A new species of herbivorous dinosaur, called Hualianceratops wucaiwanensis, has been discovered in China. The dinosaur is an addition to the Ceratopsia family.

The animal is believed to have been able to stand on its rear feet and was the size of a spaniel.

The Hualianceratops was as old as the oldest member of the species of "horned dinosaur" Yinlong downsi.

The Yinlong and the Hualianceratops are both hornless.

The dinosaur, discovered in the Gobi Desert in northwestern China, provides "significant information on the early evolution of horned dinosaurs," said Xu Xing, professor at the Chinese Academy of Sciences, who is working on the project.

The discovery was made on Wednesday by a group led by James Clark, the Ronald Weintraub Associate Professor of Biology at the George Washington University and Xu Xing.

The two species, Yinlong and Hualianceratop, were found on the same fossil bed by the group in the Xinjiang Province.

"Finding these two species in the same fossil beds reveals there was more diversity there than we previously recognised," GWToday quoted co-author Catherine Forster of the paper "A New Taxon of Basal Ceratopsian from China and the Early Evolution of Ceratopsia" and professor of biology in the Geological Sciences programme at GW as saying. "It suggests the ceratopsian dinosaurs already had diversified into at least four lineages by the beginning of the Jurassic Period.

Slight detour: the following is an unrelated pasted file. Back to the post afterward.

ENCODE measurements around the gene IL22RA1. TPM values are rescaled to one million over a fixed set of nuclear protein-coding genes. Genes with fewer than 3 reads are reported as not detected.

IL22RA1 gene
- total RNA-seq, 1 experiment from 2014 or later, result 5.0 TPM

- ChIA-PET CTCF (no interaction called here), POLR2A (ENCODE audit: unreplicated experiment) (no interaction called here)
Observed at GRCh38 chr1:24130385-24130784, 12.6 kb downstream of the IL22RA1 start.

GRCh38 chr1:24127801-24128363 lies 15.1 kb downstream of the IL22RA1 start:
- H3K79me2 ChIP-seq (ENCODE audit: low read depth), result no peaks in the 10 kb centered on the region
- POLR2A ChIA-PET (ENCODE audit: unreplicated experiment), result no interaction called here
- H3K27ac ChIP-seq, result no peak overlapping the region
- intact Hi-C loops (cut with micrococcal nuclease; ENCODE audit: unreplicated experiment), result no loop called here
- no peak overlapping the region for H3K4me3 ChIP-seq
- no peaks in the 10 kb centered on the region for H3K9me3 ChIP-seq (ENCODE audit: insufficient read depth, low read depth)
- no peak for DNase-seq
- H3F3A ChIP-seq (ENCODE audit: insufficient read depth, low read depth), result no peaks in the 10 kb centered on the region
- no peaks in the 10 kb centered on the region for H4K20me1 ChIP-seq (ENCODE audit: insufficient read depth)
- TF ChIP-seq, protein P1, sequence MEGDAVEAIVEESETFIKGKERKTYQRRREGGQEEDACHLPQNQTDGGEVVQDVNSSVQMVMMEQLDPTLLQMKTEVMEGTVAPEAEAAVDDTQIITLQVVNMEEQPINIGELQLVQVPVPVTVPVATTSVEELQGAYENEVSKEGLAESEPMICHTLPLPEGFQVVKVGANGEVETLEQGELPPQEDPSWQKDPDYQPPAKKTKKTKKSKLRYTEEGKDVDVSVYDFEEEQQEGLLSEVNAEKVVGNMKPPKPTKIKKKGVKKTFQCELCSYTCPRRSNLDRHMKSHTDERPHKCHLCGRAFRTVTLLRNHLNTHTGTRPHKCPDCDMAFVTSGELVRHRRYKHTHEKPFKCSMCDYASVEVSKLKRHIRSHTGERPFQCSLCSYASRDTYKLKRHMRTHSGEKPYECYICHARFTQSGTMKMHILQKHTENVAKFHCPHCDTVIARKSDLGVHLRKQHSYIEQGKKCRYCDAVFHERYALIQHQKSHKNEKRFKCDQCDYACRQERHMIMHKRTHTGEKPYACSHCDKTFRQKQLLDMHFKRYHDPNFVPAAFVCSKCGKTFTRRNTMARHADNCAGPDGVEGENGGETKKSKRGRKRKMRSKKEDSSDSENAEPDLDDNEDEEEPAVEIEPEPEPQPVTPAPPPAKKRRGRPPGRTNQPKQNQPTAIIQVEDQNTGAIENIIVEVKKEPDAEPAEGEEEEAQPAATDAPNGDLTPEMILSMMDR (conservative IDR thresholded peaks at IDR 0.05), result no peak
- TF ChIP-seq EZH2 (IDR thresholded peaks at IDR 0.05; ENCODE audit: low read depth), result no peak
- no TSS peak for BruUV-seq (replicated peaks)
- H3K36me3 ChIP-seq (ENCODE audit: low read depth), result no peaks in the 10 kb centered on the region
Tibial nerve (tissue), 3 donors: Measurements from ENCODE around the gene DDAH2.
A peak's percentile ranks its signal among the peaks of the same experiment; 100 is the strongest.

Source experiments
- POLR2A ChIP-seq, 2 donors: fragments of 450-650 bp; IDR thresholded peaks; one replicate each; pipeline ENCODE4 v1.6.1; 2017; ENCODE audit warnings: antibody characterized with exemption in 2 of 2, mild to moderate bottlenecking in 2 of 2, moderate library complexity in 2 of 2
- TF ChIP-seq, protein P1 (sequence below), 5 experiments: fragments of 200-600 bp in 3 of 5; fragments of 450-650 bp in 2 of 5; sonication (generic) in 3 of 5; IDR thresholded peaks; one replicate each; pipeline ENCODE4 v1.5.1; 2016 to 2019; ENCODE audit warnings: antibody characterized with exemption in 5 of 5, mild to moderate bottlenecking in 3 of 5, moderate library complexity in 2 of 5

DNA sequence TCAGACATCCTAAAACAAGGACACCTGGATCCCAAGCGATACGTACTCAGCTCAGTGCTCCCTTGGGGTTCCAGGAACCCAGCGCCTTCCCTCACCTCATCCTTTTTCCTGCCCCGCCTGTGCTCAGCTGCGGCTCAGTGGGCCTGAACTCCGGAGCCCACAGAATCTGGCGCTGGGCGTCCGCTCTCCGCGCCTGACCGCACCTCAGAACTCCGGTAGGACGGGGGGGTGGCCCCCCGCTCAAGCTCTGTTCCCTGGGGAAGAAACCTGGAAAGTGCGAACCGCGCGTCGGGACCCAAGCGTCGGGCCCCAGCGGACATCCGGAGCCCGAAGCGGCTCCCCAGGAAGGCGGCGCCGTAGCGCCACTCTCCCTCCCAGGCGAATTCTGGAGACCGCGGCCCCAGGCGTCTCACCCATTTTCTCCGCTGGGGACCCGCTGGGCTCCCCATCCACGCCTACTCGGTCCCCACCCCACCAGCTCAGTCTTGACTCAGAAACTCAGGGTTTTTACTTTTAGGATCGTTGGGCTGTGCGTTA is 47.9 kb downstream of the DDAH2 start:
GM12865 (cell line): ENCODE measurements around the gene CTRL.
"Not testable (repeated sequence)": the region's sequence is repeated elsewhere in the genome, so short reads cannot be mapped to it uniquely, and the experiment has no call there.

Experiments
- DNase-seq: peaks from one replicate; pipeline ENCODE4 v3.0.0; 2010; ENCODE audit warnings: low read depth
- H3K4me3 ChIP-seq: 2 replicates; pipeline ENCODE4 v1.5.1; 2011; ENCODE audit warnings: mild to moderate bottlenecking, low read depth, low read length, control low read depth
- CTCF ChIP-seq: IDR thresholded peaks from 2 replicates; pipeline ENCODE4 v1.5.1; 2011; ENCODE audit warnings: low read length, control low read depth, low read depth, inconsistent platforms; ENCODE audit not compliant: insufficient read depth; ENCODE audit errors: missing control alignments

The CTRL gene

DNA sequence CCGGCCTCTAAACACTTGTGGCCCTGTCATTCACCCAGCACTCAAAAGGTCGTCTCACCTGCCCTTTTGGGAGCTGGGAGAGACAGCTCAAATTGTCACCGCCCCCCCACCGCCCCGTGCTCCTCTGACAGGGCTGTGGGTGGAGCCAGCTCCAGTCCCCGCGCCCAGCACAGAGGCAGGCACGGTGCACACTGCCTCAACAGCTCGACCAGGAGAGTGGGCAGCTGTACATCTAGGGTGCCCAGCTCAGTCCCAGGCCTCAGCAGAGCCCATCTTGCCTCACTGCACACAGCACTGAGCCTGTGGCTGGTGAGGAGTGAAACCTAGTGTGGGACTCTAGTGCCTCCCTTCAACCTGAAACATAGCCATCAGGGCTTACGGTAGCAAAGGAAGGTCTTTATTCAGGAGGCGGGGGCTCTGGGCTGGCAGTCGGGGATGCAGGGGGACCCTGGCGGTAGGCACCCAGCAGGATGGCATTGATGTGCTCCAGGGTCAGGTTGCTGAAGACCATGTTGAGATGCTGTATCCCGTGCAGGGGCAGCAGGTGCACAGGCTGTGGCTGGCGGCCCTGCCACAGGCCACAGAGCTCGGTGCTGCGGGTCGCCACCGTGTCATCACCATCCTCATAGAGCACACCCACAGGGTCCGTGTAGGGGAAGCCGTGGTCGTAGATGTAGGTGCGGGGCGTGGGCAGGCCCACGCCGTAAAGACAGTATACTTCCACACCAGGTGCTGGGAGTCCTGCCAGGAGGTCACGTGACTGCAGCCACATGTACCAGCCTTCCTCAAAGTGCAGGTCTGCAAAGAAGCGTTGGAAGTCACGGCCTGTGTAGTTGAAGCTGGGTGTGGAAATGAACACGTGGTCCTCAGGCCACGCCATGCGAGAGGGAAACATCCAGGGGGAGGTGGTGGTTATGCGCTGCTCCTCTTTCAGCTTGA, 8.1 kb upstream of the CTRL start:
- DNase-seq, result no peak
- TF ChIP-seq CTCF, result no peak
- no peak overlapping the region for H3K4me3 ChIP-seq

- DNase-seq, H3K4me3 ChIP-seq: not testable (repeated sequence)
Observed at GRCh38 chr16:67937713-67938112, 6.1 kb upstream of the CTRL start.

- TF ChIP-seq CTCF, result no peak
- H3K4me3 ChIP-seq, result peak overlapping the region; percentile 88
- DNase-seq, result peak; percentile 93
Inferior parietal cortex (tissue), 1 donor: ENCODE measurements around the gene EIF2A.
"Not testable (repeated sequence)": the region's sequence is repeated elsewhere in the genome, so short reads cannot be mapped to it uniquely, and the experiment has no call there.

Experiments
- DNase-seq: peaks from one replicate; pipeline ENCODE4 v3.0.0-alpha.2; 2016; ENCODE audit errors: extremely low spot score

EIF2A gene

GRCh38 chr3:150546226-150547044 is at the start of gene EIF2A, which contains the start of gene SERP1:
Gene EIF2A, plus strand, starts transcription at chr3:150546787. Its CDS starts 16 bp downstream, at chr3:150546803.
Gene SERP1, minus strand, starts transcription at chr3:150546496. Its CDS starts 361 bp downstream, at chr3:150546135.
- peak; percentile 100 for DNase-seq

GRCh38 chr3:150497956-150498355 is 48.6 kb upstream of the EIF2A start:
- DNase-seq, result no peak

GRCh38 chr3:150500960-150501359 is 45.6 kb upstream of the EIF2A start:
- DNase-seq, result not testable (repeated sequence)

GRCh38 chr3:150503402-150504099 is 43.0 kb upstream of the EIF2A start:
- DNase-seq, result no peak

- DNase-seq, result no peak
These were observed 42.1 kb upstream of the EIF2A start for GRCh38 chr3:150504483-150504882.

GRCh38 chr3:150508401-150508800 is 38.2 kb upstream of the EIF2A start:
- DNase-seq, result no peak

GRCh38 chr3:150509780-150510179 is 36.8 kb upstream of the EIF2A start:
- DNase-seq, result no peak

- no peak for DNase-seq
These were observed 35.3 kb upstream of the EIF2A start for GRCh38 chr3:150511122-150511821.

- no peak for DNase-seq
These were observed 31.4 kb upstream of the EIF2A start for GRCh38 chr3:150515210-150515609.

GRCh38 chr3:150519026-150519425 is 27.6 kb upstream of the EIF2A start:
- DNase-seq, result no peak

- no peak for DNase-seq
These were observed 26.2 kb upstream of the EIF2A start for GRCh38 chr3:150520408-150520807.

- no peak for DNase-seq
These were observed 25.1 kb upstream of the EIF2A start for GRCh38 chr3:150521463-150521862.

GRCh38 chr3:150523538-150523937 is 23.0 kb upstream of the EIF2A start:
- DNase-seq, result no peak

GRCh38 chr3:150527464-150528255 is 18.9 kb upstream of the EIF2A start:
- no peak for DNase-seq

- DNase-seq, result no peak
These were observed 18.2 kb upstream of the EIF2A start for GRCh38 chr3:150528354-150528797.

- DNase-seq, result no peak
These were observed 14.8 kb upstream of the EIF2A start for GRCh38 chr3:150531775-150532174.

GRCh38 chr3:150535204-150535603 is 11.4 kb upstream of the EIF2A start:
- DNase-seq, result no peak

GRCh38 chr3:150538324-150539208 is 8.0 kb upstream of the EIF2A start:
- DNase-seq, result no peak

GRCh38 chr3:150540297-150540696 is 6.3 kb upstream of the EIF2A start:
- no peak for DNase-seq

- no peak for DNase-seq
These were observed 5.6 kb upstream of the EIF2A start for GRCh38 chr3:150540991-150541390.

"Identifying Hualianceratops allows us to expand the beaked family of dinosaurs (Ceratopsia), which includes popular species like Triceratopsand Psittacosaurus," GWToday quoted Fenglu Han, a postdoctoral student in the School of Earth Sciences at China University of Geosciences and lead author of the paper, as saying. "Now we know the horned dinosaurs thrived in the early Late Jurassic, and they co-existed with Guanlong, which was an early relative of T rex and maybe threatened them."

The Hualianceratop walked on Earth almost 160 million years ago with other kinds of Ceratopsians, which were alive at the same time, the researchers found.